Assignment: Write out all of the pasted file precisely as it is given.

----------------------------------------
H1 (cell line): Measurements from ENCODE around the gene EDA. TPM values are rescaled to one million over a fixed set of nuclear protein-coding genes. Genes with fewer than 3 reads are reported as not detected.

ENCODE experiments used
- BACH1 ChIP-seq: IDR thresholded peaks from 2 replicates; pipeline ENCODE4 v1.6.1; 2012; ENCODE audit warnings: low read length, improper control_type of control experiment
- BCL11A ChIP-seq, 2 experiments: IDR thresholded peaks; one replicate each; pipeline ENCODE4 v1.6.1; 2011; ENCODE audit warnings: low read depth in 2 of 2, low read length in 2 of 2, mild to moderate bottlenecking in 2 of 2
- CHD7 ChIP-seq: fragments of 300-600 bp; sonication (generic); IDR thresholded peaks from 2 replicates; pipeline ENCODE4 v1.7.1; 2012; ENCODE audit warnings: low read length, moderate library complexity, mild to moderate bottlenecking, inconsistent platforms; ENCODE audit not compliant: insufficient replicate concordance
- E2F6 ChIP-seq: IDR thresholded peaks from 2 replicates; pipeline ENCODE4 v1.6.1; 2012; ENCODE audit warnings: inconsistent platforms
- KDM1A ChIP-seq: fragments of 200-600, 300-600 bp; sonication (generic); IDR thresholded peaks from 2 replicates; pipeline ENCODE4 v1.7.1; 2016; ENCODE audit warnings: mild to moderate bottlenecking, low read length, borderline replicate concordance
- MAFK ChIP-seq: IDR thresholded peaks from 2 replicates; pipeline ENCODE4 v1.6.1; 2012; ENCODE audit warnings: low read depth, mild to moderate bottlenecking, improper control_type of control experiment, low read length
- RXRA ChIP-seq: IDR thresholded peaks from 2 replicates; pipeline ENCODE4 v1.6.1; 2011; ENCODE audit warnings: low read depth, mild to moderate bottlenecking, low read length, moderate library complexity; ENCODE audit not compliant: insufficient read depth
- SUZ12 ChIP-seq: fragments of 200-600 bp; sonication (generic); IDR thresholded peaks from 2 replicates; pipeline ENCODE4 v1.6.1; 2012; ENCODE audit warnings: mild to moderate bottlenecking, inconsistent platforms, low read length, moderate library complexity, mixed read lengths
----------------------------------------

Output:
H1 (cell line): Measurements from ENCODE around the gene EDA. TPM values are rescaled to one million over a fixed set of nuclear protein-coding genes. Genes with fewer than 3 reads are reported as not detected.

ENCODE experiments used
- BACH1 ChIP-seq: IDR thresholded peaks from 2 replicates; pipeline ENCODE4 v1.6.1; 2012; ENCODE audit warnings: low read length, improper control_type of control experiment
- BCL11A ChIP-seq, 2 experiments: IDR thresholded peaks; one replicate each; pipeline ENCODE4 v1.6.1; 2011; ENCODE audit warnings: low read depth in 2 of 2, low read length in 2 of 2, mild to moderate bottlenecking in 2 of 2
- CHD7 ChIP-seq: fragments of 300-600 bp; sonication (generic); IDR thresholded peaks from 2 replicates; pipeline ENCODE4 v1.7.1; 2012; ENCODE audit warnings: low read length, moderate library complexity, mild to moderate bottlenecking, inconsistent platforms; ENCODE audit not compliant: insufficient replicate concordance
- E2F6 ChIP-seq: IDR thresholded peaks from 2 replicates; pipeline ENCODE4 v1.6.1; 2012; ENCODE audit warnings: inconsistent platforms
- KDM1A ChIP-seq: fragments of 200-600, 300-600 bp; sonication (generic); IDR thresholded peaks from 2 replicates; pipeline ENCODE4 v1.7.1; 2016; ENCODE audit warnings: mild to moderate bottlenecking, low read length, borderline replicate concordance
- MAFK ChIP-seq: IDR thresholded peaks from 2 replicates; pipeline ENCODE4 v1.6.1; 2012; ENCODE audit warnings: low read depth, mild to moderate bottlenecking, improper control_type of control experiment, low read length
- RXRA ChIP-seq: IDR thresholded peaks from 2 replicates; pipeline ENCODE4 v1.6.1; 2011; ENCODE audit warnings: low read depth, mild to moderate bottlenecking, low read length, moderate library complexity; ENCODE audit not compliant: insufficient read depth
- SUZ12 ChIP-seq: fragments of 200-600 bp; sonication (generic); IDR thresholded peaks from 2 replicates; pipeline ENCODE4 v1.6.1; 2012; ENCODE audit warnings: mild to moderate bottlenecking, inconsistent platforms, low read length, moderate library complexity, mixed read lengths